The International Day of Light (#IDL2019) is an annual event, a global initiative held on May 16th, providing an annual focal point for the continued appreciation of light and the role it plays in science, culture and art, education, and sustainable development, and in fields as diverse as medicine, communications, and energy.
The broad theme of light allows many different sectors of society worldwide to participate in activities that demonstrates how science, technology, art and culture can help achieve the goals of UNESCO – education, equality, and peace.
Why May 16th?
May 16th is the anniversary of the first successful operation of a laser in 1960. The laser is a perfect example of how a scientific discovery can yield revolutionary benefits to society in communications, healthcare and many other fields. The International Day of Light however is not just about science – the themes cover all areas of light in its general sense including art, culture, and development.
Light Sprang Forth 2
Celebrating the work of Netherlands-born artist and colorist Henri van Bentum, and to mark the International Day of Light 2019.
“Perhaps his background as a diamond-faceter’s son is responsible for the almost crystalline aspect of van Bentum’s work. His paintings have a luminosity, a radiance, that emanates from within.” By clicking the link above, you will be taken to a rotating gallery of some 21 “micro-macro” paintings, all created in the years before microphotography or images from space were available — all inspired from an inner vision. (For the title and year of each painting, hover your mouse over the bottom of the image.)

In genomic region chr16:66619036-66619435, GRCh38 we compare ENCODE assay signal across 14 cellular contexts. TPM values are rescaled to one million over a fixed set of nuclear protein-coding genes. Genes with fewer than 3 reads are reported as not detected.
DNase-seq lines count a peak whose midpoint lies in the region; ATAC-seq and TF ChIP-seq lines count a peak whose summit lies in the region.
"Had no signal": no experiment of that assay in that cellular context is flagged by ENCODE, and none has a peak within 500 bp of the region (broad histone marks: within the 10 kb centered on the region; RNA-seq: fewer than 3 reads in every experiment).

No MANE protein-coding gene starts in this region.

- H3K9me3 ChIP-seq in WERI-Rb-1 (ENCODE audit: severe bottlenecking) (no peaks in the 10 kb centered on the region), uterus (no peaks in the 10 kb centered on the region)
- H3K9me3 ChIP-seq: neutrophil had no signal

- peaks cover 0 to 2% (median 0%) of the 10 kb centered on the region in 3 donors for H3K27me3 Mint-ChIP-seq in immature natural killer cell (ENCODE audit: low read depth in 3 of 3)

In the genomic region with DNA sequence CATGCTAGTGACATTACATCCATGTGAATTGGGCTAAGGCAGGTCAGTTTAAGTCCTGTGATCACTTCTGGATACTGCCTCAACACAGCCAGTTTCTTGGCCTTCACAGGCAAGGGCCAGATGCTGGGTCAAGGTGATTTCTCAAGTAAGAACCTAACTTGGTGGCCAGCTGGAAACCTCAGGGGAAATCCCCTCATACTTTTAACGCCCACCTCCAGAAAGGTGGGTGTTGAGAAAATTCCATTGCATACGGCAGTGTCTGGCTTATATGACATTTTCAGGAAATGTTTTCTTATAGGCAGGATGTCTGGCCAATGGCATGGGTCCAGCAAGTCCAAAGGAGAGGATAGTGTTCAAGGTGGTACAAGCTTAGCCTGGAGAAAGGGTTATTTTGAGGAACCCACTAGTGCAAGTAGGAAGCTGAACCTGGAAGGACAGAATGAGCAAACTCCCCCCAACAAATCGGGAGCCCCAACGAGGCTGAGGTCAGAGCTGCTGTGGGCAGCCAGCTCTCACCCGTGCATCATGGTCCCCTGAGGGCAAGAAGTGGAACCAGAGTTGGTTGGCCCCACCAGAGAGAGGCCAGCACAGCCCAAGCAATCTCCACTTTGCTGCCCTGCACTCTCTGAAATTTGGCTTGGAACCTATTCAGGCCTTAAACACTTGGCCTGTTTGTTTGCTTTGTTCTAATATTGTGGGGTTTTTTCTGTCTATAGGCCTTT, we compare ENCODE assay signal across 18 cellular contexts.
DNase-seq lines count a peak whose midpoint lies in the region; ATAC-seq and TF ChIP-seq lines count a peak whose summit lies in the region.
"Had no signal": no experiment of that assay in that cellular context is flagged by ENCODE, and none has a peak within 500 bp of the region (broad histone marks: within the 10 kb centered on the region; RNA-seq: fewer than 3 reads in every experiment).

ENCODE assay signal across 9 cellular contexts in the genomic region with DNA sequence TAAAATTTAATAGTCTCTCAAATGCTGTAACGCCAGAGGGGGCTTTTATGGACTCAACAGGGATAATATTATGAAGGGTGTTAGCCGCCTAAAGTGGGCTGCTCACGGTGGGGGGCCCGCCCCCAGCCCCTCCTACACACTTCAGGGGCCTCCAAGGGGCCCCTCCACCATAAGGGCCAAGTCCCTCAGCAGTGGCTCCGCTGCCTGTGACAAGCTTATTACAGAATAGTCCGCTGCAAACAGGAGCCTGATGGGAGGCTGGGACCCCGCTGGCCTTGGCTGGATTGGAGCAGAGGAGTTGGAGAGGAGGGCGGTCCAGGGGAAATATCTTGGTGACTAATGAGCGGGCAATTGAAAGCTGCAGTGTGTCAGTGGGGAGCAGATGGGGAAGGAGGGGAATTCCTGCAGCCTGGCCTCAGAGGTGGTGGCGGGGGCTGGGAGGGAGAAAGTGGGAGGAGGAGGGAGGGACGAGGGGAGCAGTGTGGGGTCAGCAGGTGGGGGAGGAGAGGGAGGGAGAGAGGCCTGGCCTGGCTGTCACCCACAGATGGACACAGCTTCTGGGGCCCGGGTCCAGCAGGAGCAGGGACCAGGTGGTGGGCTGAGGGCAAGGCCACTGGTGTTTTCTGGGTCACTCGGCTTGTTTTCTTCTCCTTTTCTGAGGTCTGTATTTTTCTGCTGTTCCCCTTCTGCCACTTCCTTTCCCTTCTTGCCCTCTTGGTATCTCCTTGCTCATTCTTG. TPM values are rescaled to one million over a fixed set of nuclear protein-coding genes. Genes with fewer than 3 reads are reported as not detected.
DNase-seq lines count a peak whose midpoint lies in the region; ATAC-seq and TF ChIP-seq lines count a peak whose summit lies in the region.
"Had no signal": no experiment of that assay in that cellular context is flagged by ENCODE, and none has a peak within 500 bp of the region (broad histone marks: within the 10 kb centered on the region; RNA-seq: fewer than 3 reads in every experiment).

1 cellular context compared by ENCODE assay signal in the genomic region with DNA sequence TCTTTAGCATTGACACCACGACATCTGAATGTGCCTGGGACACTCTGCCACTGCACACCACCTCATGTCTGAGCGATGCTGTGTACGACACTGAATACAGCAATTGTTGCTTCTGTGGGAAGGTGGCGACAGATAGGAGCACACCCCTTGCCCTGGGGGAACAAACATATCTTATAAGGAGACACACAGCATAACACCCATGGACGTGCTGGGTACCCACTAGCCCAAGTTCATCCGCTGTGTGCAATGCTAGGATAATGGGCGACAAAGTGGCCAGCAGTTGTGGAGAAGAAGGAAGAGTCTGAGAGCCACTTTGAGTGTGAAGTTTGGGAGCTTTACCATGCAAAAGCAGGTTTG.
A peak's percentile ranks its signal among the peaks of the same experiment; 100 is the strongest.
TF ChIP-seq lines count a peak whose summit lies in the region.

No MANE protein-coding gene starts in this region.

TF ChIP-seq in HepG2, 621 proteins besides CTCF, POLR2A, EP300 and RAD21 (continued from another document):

About Henri van Bentum
“The art of Henri van Bentum reminds us of organic processes on the cosmic and microcosmic levels. There are many organic processes embodied in the work; they help me sense the vastness, complexity and beauty of the cosmos.” Leslie Mezei
Artist Henri van Bentum was born in the Lowlands. His work is represented worldwide. He has travelled extensively, including three circumnavigations by ship as lecturer and art instructor, and also has made several snorkel expeditions to coral reefs. He is a member of the international Circumnavigators Club. Henri collaborated with NASA’s Chandra X-Ray Observatory on a project called “Coloring Space”, juxtaposing images from space with his “Organiverse” Starry Night edition.